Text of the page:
I would strongly suggest that you purchase Statin Nation, review Spacedoc.net, and later Statin Nation II. Don’t get too bogged down. It is a very complicated subject. But you will learn. It will not be overnight, but you will one day have that Ah Ha moment that will change your life. I ditched those statins by the way and really don’t care what my cholesterol levels are. They were good numbers when I was diagnosed with a blockage.

      Start there and whatever you don’t understand…look it up. Even if you have to read it 10 times to understand…do it. I find that Dr. Natasha Campbell McBride explains the whole process as though she were teaching a 6th grade class. That was very helpful. The rest will fall into place. Kendrick, Graveline and Uffe Ravnskov stand out in my mind (and I speak only for myself) as the Founding Fathers of the dismantling of the Diet Heart hypothesis. They took years of their precious time to research this issue not for love of money but because they loved medicine and helping others. They, among others, have faced so much backlash from the establishment, but bravely did what they knew was the right thing. You cannot expect yourself to learn it in one blog. Go for it. You will not be sorry!!!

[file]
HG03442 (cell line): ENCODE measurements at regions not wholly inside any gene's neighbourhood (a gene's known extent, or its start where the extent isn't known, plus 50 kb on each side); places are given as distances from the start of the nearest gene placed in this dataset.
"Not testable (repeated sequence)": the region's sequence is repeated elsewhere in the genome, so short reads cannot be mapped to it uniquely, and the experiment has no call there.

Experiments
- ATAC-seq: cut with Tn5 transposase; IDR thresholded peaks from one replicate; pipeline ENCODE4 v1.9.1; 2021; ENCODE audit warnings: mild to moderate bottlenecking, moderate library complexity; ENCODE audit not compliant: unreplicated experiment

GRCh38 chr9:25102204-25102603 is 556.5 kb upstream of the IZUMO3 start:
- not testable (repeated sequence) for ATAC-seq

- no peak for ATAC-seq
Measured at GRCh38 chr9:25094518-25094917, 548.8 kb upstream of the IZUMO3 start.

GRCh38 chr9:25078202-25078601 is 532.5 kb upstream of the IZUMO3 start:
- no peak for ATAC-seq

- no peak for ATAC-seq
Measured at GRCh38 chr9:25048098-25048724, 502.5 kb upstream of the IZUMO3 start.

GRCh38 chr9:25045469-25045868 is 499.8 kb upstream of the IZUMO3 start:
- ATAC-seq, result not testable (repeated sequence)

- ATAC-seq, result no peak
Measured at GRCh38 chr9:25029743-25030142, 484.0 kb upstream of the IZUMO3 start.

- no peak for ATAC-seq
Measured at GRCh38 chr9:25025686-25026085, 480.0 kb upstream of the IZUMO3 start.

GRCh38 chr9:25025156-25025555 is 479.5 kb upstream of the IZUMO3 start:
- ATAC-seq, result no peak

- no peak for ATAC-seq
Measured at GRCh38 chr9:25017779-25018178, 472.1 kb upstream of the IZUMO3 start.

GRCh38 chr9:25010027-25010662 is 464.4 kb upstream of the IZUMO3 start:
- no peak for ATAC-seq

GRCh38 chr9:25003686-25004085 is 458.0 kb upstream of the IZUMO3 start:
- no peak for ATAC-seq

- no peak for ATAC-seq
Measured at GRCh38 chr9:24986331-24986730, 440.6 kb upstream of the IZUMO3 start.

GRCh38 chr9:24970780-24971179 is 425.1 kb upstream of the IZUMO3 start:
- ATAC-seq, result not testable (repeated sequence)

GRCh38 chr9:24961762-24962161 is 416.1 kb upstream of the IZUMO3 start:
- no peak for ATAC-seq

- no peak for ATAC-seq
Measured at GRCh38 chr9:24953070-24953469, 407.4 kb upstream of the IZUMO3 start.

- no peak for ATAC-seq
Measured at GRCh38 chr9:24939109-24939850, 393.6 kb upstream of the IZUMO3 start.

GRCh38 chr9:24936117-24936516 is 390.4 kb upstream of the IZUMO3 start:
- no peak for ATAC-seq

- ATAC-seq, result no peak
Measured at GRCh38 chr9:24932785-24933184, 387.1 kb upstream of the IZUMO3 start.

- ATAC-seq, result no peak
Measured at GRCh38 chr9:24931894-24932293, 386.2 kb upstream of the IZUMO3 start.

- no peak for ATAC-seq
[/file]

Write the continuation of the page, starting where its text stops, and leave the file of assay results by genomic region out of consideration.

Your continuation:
Good Luck!

      Reply
    2. bart goodell

      Refined foods and the animals we eat that eat refined foods. Add in the man made chemicals we allow to be sprayed on our foods. ALL these things have side effects for the plant or animal who eats them (This is basic quantum mechanics). And this includes us.

      Reply
  3. mec76

    Another superb thump to the statins brigade – roll on the hour when the wretched stuff is *withdrawn from the market place – then health services can better spend the savings on a better spend in other health directions. And someone do dethrone that fella who was intent on pushing statins on each and every person over the age of 50…